Encyclopedia Astronautica
Aerobee 150A MII

American sounding rocket.

Gross mass: 900 kg (1,980 lb).
Height: 9.30 m (30.50 ft).
Diameter: 0.38 m (1.24 ft).
Apogee: 270 km (160 mi).
First Launch: 1975.03.10.
Number: 1 .

More... - Chronology...

Associated Countries
See also
  • Aerobee In late 1945 James Van Allen was assigned by John Hopkins University to survey sounding rocket requirements for upper atmosphere research. The V-2 was found to be too heavy and complex. In 1946 Van Allen decided that what was needed was a small rocket, derived from the Aerojet Wac Corporal and the Bumblebee missile developed under a US Navy program. This combination of an Aerojet booster and a Bumblebee second stage was dubbed the Aerobee. More...

Associated Manufacturers and Agencies
  • Aerojet American manufacturer of rockets, spacecraft, and rocket engines. Aerojet, Sacramento, CA, USA. More...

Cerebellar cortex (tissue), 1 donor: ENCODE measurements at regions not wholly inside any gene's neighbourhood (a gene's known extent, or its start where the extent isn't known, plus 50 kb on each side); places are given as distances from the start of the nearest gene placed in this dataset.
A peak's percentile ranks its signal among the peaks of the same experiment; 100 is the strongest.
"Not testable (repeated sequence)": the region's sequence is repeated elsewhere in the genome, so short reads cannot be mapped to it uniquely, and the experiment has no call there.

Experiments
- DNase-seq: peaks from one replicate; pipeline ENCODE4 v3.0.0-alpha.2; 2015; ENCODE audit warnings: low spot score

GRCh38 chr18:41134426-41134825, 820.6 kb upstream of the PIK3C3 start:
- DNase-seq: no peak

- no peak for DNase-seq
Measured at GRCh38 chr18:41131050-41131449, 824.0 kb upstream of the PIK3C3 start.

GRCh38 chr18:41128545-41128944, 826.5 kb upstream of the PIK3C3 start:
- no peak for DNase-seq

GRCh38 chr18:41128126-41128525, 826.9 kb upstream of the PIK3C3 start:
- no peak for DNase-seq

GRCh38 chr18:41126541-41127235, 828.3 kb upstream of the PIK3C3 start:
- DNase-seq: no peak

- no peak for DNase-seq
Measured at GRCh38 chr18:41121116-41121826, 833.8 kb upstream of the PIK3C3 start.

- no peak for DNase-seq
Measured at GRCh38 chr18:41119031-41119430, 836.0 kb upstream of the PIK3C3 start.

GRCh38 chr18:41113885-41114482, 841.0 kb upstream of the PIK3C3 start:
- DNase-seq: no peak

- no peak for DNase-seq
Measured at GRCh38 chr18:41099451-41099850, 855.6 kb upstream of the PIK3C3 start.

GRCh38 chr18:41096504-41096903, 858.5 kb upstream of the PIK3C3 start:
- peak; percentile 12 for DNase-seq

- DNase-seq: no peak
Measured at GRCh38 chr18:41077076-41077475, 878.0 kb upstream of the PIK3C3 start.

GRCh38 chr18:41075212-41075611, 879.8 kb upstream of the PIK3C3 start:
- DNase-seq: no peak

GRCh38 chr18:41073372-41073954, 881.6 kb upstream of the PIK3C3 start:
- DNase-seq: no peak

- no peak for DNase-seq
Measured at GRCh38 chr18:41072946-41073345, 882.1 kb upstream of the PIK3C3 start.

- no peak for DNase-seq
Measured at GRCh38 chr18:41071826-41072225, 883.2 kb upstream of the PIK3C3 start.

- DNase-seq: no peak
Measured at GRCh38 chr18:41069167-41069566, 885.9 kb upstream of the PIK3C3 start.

Associated Launch Sites
  • Fort Churchill Fort Churchill is an Arctic site on Hudson Bay with a rail link. It is near the point of maximum auroral activity. This combination of circumstances made it ideal for far-north sounding rocket launches. In 1954, the Canadian Army conducted the first series of rocket firings at Fort Churchill. Following a period of inactivity, construction of more elaborate facilities in support of the International Geophysical Year began in 1956. IGY firings began in July 1957. The range was closed again in December 1958 after the IGY program ended. It was reopened again in August 1959 by the US Army as part of its network of sounding rocket stations. This allowed use of the site by other groups over the years. More...

Associated Stages
  • Aerobee 150-2 Nitric acid/Aniline propellant rocket stage. Loaded/empty mass 700/133 kg. Thrust 17.80 kN. More...

Aerobee 150A MII Chronology

1975 March 10 - . 21:19 GMT - . Launch Site: Fort Churchill. LV Family: Aerobee. Launch Vehicle: Aerobee 150A MII. LV Configuration: Aerobee 150A MII NASA 04.334UA.
  • JHU Aurora 10 Aeronomy mission - . Nation: USA. Agency: NASA. Apogee: 172 km (106 mi).

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